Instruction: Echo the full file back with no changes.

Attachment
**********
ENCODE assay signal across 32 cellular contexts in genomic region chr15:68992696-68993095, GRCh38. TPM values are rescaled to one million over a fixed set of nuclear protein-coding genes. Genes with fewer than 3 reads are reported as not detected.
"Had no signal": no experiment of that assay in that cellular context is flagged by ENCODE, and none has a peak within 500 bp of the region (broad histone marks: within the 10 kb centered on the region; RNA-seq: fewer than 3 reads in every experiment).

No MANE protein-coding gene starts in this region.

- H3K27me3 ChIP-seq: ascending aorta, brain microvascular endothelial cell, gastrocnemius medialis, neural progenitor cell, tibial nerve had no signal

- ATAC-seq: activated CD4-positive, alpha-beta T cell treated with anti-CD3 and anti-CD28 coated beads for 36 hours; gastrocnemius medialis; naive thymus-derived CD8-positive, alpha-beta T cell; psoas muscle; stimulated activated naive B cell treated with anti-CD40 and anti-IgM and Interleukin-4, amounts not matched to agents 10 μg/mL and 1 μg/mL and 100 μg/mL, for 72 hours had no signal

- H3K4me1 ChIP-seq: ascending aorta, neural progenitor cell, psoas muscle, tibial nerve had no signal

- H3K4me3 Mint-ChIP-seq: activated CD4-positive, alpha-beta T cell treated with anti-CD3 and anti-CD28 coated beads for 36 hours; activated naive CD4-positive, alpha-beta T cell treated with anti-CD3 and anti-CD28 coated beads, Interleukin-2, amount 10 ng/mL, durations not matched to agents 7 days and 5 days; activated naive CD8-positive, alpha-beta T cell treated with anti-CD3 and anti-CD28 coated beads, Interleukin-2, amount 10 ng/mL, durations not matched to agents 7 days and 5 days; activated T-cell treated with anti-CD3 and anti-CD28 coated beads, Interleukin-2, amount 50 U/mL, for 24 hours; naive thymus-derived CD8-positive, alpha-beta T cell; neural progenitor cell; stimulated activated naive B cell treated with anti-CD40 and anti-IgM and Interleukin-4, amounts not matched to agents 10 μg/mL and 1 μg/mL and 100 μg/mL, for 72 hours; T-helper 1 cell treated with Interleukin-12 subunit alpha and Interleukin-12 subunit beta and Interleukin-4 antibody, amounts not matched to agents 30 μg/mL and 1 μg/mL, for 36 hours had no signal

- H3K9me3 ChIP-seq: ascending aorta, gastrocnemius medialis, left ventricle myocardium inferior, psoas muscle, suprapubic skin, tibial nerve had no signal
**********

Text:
ENCODE assay signal across 32 cellular contexts in genomic region chr15:68992696-68993095, GRCh38. TPM values are rescaled to one million over a fixed set of nuclear protein-coding genes. Genes with fewer than 3 reads are reported as not detected.
"Had no signal": no experiment of that assay in that cellular context is flagged by ENCODE, and none has a peak within 500 bp of the region (broad histone marks: within the 10 kb centered on the region; RNA-seq: fewer than 3 reads in every experiment).

No MANE protein-coding gene starts in this region.

- H3K27me3 ChIP-seq: ascending aorta, brain microvascular endothelial cell, gastrocnemius medialis, neural progenitor cell, tibial nerve had no signal

- ATAC-seq: activated CD4-positive, alpha-beta T cell treated with anti-CD3 and anti-CD28 coated beads for 36 hours; gastrocnemius medialis; naive thymus-derived CD8-positive, alpha-beta T cell; psoas muscle; stimulated activated naive B cell treated with anti-CD40 and anti-IgM and Interleukin-4, amounts not matched to agents 10 μg/mL and 1 μg/mL and 100 μg/mL, for 72 hours had no signal

- H3K4me1 ChIP-seq: ascending aorta, neural progenitor cell, psoas muscle, tibial nerve had no signal

- H3K4me3 Mint-ChIP-seq: activated CD4-positive, alpha-beta T cell treated with anti-CD3 and anti-CD28 coated beads for 36 hours; activated naive CD4-positive, alpha-beta T cell treated with anti-CD3 and anti-CD28 coated beads, Interleukin-2, amount 10 ng/mL, durations not matched to agents 7 days and 5 days; activated naive CD8-positive, alpha-beta T cell treated with anti-CD3 and anti-CD28 coated beads, Interleukin-2, amount 10 ng/mL, durations not matched to agents 7 days and 5 days; activated T-cell treated with anti-CD3 and anti-CD28 coated beads, Interleukin-2, amount 50 U/mL, for 24 hours; naive thymus-derived CD8-positive, alpha-beta T cell; neural progenitor cell; stimulated activated naive B cell treated with anti-CD40 and anti-IgM and Interleukin-4, amounts not matched to agents 10 μg/mL and 1 μg/mL and 100 μg/mL, for 72 hours; T-helper 1 cell treated with Interleukin-12 subunit alpha and Interleukin-12 subunit beta and Interleukin-4 antibody, amounts not matched to agents 30 μg/mL and 1 μg/mL, for 36 hours had no signal

- H3K9me3 ChIP-seq: ascending aorta, gastrocnemius medialis, left ventricle myocardium inferior, psoas muscle, suprapubic skin, tibial nerve had no signal